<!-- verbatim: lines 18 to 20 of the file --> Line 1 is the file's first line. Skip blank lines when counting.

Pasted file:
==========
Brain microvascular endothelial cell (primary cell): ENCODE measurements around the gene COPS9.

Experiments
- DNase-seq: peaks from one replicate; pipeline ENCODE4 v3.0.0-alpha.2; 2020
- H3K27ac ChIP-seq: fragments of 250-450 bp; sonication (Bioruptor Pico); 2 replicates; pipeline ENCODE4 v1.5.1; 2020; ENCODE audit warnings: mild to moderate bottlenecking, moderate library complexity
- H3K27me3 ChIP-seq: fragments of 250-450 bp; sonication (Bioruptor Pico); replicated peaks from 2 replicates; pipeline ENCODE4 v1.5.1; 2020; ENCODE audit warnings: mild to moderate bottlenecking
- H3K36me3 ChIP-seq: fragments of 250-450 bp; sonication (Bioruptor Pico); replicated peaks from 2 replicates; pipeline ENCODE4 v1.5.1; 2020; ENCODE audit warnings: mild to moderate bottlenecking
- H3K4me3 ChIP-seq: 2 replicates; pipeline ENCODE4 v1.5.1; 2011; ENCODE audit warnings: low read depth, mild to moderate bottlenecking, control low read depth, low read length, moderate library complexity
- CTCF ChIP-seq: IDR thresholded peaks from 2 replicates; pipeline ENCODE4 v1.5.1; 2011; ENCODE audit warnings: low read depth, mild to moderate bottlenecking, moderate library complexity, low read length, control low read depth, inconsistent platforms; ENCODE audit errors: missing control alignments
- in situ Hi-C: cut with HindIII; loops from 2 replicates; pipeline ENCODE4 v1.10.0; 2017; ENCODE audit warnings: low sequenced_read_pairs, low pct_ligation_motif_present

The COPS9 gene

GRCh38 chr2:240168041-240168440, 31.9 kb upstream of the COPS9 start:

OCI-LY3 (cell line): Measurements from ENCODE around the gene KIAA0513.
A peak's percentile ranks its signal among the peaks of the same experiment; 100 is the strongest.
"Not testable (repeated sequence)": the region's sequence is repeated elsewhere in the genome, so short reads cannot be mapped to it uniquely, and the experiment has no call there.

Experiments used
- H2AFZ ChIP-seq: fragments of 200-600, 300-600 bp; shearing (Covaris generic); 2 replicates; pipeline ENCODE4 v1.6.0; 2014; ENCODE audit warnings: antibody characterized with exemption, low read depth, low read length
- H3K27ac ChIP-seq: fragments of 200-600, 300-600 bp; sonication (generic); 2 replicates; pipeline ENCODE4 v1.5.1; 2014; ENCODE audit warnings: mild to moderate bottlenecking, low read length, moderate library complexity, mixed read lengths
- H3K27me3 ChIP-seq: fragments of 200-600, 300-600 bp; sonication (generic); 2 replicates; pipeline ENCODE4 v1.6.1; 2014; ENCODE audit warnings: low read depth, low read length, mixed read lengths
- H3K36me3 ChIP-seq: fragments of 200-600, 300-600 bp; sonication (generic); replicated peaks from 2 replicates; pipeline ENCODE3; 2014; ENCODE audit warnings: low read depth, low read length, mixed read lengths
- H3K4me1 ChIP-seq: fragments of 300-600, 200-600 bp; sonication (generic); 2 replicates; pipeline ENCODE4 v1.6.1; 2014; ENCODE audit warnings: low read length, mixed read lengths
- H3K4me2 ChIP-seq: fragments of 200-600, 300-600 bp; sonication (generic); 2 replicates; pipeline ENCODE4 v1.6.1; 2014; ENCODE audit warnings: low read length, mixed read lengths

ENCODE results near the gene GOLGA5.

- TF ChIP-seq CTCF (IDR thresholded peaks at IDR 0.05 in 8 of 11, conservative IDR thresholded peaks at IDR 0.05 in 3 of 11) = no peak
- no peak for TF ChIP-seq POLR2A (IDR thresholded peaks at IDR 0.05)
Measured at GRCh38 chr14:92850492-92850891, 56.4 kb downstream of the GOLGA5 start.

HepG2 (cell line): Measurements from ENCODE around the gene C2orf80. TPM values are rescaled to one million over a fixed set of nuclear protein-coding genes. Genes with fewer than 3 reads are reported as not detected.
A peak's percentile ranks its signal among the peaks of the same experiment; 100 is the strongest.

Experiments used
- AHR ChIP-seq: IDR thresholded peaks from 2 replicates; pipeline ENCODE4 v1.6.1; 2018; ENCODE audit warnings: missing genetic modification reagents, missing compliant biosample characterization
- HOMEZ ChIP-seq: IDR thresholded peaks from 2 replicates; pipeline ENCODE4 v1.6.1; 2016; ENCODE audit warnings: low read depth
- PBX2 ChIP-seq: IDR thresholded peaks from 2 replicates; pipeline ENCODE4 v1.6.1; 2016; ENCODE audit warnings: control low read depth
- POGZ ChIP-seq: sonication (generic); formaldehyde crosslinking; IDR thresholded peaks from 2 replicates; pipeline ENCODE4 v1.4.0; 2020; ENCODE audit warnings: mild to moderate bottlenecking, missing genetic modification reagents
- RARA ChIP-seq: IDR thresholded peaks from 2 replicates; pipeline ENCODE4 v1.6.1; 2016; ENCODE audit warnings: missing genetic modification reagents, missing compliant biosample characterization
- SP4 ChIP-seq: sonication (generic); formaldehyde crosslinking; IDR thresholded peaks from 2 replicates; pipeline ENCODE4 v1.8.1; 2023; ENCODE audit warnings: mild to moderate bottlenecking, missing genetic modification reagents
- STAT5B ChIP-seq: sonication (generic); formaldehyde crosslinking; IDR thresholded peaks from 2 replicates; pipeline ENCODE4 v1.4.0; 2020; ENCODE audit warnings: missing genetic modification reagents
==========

- H3K27me3 ChIP-seq: fragments of 200-600, 300-600 bp; sonication (generic); 2 replicates; pipeline ENCODE4 v1.6.1; 2014; ENCODE audit warnings: low read depth, low read length, mixed read lengths
- H3K36me3 ChIP-seq: fragments of 200-600, 300-600 bp; sonication (generic); replicated peaks from 2 replicates; pipeline ENCODE3; 2014; ENCODE audit warnings: low read depth, low read length, mixed read lengths
- H3K4me1 ChIP-seq: fragments of 300-600, 200-600 bp; sonication (generic); 2 replicates; pipeline ENCODE4 v1.6.1; 2014; ENCODE audit warnings: low read length, mixed read lengths